Jeremy Corbyn, our lord and saviour: Labour will scrap tuition fees in time for September

If you’re new to uni, or heading back for third year, you ain’t paying a penny

Yesterday Jeremy Corbyn announced that the Labour party would pledge to abolish tuition fees by September. In short, if you’re going to uni for the first time this year you won’t pay any tuition fees. And if you’re going back to uni, you will stop paying tuition fees. Next year’s freshers and all current students. Everyone.

True to form, the shadow education secretary Angela Rayner used her appearance on the BBC’s Today programme this morning to confirm the promise. She said: “As of September, students going to university will not pay tuition fees. The most disadvantaged students … have this hanging over their heads for longer. If you’ve ever had a huge amount of debt hanging over your head, you know how that feels.”

The escalation of the pledge timetable comes as part of a move to combat students delaying enrolment so as to not have to pay for tuition. Rayner expanded: “We don’t want students to defer from this year.” Although, it’s also worth noting that the announcement coincides with the closing of electoral registration, and some 2.4m young people remain unregistered to vote.

The shadow education secretary said Labour have costed the policy at £9.5bn annually, or £11.2bn including maintenance grants. Funds for this would come from an increased top rate of tax on those earning more than £80,000. She said: “We believe that’s a small price to pay for ensuring young people are not saddled with £45,000 in debt.”

A full costing is available, for this policy and all others, in the Labour party’s manifesto. You can read the Tories’ one here, although they’ve neglected to include their sums.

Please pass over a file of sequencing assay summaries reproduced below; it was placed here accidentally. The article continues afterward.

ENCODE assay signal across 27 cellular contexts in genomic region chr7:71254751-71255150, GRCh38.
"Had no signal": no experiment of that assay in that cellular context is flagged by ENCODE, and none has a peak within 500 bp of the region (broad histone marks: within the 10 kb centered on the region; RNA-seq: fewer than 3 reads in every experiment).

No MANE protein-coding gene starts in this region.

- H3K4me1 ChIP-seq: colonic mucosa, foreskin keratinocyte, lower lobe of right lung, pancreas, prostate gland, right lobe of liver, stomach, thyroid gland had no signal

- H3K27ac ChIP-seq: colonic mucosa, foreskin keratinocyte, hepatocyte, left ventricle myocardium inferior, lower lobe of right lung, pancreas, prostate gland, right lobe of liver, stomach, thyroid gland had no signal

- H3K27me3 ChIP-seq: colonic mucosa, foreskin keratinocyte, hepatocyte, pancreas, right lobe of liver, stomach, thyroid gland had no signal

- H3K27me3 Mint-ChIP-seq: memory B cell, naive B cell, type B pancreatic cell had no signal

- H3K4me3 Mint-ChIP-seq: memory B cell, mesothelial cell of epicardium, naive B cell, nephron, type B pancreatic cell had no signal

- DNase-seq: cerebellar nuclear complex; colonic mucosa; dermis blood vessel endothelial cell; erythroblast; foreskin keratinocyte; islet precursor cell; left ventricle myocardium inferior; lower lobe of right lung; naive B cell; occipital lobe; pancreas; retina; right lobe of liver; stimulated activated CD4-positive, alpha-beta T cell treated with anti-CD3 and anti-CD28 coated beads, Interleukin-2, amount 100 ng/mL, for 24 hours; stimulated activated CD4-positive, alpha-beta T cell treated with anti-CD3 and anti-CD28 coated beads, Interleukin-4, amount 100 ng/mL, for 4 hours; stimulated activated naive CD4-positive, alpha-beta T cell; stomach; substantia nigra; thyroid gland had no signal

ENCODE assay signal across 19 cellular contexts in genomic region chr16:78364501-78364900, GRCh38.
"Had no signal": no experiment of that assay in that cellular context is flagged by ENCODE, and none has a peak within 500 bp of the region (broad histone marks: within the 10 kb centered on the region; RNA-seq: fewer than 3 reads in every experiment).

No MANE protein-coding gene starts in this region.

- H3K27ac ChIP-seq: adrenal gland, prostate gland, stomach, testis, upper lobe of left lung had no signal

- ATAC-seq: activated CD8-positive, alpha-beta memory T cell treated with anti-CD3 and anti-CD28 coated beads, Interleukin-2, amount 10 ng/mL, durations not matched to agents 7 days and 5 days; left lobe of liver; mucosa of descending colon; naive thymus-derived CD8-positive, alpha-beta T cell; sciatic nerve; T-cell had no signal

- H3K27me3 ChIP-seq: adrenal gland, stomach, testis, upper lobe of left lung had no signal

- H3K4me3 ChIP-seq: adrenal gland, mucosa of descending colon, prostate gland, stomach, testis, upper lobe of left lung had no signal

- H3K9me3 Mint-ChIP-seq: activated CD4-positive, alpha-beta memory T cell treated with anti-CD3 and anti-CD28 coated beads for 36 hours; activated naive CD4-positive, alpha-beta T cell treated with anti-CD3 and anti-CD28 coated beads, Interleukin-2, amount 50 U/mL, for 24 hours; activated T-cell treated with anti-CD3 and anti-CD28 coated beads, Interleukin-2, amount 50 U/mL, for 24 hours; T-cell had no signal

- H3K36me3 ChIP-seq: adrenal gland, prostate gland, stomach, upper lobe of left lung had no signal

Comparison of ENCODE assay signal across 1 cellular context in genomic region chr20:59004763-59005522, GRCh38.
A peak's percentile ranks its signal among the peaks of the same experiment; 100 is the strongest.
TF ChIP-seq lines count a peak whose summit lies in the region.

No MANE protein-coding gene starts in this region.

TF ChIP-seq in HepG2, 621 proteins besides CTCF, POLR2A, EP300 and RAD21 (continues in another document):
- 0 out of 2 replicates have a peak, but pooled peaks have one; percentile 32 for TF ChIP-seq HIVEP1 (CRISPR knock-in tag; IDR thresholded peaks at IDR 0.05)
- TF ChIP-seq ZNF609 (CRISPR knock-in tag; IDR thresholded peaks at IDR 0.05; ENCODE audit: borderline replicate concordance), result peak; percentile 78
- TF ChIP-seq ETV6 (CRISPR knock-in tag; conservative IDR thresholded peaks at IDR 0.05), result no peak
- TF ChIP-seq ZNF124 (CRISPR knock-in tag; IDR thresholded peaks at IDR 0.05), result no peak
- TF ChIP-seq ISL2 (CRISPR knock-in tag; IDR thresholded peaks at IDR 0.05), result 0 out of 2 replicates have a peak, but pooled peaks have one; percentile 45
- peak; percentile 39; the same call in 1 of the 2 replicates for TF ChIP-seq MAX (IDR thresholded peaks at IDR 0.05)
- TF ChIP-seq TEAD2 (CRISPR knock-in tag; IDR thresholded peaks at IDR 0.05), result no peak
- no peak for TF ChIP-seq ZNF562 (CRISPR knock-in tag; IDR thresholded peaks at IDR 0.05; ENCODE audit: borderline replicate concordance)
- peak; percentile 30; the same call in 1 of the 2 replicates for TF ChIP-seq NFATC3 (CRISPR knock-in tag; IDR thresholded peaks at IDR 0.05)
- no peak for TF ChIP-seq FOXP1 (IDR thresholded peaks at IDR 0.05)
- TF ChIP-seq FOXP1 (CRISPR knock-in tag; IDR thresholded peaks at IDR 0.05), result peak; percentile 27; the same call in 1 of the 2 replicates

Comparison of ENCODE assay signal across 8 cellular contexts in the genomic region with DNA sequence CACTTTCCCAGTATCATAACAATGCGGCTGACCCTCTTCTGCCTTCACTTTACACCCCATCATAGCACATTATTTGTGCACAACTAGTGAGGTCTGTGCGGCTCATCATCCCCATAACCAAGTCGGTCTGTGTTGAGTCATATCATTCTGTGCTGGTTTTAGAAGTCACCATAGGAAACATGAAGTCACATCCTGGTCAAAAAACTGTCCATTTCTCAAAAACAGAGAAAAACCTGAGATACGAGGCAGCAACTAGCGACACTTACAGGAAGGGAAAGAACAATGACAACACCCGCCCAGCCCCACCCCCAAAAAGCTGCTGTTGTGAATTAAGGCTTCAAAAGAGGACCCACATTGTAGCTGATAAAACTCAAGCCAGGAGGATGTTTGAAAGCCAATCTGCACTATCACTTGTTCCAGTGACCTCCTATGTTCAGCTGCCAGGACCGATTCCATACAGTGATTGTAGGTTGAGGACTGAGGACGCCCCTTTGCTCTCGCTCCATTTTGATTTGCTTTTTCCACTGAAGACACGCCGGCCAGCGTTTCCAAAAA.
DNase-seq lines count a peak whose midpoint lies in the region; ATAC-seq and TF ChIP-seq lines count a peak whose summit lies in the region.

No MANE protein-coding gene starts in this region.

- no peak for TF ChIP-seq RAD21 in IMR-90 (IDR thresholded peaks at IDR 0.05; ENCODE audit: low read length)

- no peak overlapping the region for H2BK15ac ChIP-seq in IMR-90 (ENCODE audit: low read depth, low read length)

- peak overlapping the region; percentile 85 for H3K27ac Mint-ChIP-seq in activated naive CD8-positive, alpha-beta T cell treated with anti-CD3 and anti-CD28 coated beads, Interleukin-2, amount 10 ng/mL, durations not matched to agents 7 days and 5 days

Nick Clegg, who followed Queen Angela on the Today show, didn’t think Labour could afford the promise. Stating, in all his wisdom, that Labour introduced the fees in the first place.

The NUS welcomed the news, drawing attention to their Double Jeopardy report, which highlights that 47 per cent of graduates move back in with their parents and 60 per cent still had non-student consumer debt leftover from their degree. The average amount being £2,600.

NUS President Malia Bouattia said: “Young people and students up and down the country will welcome this announcement from the Labour Party. This policy goes a long way to improving opportunities for young people. It also offers them a powerful incentive to register for, and use, their vote on 8th June.

 “Students have been made promises on tuition fees at the ballot box before. If elected, we will hold the Labour Party accountable for its promises.”

The £9k club

The announcement comes as Labour closed the gap in the polls to single digits – their best numbers this year. It’s looking more likely that the 2012-7 intake could become the unluckiest group of university entrants our fair island has ever known.

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